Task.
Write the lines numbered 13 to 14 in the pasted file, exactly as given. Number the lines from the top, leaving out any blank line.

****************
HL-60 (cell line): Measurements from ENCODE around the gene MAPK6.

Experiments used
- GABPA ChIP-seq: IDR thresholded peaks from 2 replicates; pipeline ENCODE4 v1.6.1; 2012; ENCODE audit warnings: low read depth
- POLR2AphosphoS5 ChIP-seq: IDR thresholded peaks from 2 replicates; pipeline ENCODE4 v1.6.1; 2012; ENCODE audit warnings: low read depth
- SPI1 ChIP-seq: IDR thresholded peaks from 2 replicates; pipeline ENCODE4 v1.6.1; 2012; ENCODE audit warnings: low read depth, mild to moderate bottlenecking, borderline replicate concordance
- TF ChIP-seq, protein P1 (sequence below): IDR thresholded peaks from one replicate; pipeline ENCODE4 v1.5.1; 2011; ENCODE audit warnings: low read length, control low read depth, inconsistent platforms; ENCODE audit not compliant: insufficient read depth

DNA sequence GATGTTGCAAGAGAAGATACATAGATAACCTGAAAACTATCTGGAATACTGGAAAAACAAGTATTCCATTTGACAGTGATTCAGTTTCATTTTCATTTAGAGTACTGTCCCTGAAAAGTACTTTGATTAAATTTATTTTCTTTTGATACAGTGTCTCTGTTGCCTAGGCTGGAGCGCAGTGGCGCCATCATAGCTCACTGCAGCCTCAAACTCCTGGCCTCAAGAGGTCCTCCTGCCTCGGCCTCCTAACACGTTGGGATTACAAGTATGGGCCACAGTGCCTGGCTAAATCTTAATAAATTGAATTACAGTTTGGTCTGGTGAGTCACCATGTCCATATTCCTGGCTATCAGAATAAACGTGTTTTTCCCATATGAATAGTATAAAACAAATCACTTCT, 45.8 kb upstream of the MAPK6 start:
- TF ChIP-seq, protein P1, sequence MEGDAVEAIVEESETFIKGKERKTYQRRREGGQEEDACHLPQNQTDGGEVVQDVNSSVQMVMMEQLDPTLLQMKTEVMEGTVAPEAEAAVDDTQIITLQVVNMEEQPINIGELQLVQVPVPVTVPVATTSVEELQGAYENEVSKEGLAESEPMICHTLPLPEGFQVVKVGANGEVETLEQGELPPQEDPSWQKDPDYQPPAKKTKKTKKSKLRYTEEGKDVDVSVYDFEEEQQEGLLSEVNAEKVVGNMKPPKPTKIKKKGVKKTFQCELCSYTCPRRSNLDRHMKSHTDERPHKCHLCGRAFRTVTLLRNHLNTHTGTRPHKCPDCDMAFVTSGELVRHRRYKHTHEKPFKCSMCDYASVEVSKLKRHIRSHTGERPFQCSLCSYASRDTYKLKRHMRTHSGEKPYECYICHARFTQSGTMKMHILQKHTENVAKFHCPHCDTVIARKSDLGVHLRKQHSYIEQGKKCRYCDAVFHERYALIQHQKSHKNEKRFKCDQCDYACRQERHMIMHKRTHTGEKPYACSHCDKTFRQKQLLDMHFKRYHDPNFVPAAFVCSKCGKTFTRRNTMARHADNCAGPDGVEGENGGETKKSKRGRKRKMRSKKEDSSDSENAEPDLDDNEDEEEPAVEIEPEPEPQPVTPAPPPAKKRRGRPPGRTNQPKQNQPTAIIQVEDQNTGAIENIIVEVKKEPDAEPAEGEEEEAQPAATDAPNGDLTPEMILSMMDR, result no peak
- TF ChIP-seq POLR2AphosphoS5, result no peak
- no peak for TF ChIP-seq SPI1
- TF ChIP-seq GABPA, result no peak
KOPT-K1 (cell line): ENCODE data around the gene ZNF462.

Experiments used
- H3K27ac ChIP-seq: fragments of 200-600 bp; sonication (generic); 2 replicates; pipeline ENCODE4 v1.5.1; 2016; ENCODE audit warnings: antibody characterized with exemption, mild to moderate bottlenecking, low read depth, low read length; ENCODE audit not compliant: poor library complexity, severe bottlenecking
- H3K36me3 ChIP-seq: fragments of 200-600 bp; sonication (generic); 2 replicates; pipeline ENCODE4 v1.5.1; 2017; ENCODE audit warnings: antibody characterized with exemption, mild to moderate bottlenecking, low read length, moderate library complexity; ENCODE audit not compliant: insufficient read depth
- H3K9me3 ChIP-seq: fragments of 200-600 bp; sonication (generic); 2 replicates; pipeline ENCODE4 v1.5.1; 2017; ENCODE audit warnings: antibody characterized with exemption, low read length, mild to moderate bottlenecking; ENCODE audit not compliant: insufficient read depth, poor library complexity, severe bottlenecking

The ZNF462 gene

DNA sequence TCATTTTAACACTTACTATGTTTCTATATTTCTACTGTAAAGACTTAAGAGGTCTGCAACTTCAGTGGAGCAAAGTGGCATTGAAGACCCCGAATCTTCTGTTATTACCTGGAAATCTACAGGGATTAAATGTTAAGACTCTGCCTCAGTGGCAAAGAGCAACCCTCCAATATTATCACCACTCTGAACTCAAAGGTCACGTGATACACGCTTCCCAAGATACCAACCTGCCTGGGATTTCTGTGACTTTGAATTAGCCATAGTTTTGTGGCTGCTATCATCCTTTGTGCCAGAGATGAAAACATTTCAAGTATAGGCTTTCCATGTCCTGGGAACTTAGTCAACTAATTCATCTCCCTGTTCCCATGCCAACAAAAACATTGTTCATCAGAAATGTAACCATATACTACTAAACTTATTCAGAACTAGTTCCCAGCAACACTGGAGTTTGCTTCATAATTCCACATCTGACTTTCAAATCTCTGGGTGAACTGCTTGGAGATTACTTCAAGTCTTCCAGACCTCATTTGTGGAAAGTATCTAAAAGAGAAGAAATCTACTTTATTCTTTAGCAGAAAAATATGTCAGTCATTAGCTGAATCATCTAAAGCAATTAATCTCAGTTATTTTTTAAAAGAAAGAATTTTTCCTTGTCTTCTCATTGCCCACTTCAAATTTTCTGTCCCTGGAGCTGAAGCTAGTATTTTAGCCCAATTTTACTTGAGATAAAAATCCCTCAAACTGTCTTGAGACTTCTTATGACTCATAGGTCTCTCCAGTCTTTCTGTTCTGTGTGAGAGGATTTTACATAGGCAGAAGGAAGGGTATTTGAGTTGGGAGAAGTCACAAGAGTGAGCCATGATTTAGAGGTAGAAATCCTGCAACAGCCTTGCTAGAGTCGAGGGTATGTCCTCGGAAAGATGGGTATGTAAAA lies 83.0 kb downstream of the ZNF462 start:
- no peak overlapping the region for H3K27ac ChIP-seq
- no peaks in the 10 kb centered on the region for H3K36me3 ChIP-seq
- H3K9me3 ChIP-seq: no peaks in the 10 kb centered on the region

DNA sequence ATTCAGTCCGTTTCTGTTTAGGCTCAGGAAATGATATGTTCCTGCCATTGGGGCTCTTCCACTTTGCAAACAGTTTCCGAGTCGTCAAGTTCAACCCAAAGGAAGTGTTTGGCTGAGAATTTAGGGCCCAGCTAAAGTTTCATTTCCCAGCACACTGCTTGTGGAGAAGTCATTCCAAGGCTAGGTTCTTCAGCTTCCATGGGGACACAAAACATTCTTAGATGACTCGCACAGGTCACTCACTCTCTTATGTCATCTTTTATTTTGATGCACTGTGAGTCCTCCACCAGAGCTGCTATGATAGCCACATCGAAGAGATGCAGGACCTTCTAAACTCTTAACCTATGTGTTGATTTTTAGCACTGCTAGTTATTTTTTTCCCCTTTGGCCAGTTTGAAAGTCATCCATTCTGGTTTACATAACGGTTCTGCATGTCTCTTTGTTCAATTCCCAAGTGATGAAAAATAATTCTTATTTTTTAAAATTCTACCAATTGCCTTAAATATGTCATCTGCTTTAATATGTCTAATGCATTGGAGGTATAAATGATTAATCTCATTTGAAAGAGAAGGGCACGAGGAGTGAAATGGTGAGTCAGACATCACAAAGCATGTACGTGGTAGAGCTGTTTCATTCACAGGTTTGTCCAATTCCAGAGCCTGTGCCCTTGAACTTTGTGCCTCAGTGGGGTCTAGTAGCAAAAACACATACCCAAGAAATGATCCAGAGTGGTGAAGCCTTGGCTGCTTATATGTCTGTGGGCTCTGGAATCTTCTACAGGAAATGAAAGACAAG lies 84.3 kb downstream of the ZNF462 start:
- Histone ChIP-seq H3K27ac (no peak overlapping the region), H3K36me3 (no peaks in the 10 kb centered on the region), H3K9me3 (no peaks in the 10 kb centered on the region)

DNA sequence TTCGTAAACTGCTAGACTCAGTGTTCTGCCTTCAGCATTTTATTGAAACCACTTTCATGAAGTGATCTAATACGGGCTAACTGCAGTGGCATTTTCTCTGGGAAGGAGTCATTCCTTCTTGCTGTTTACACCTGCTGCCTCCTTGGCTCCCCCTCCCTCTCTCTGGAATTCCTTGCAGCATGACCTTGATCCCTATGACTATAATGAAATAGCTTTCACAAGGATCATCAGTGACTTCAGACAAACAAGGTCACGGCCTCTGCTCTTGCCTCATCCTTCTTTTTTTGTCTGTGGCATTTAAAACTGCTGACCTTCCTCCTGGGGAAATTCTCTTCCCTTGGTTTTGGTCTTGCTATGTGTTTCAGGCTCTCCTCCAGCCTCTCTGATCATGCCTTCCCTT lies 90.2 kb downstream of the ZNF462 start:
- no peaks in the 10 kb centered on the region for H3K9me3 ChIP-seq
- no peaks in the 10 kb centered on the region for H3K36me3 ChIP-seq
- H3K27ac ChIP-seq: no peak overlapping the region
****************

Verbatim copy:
Experiments used
- H3K27ac ChIP-seq: fragments of 200-600 bp; sonication (generic); 2 replicates; pipeline ENCODE4 v1.5.1; 2016; ENCODE audit warnings: antibody characterized with exemption, mild to moderate bottlenecking, low read depth, low read length; ENCODE audit not compliant: poor library complexity, severe bottlenecking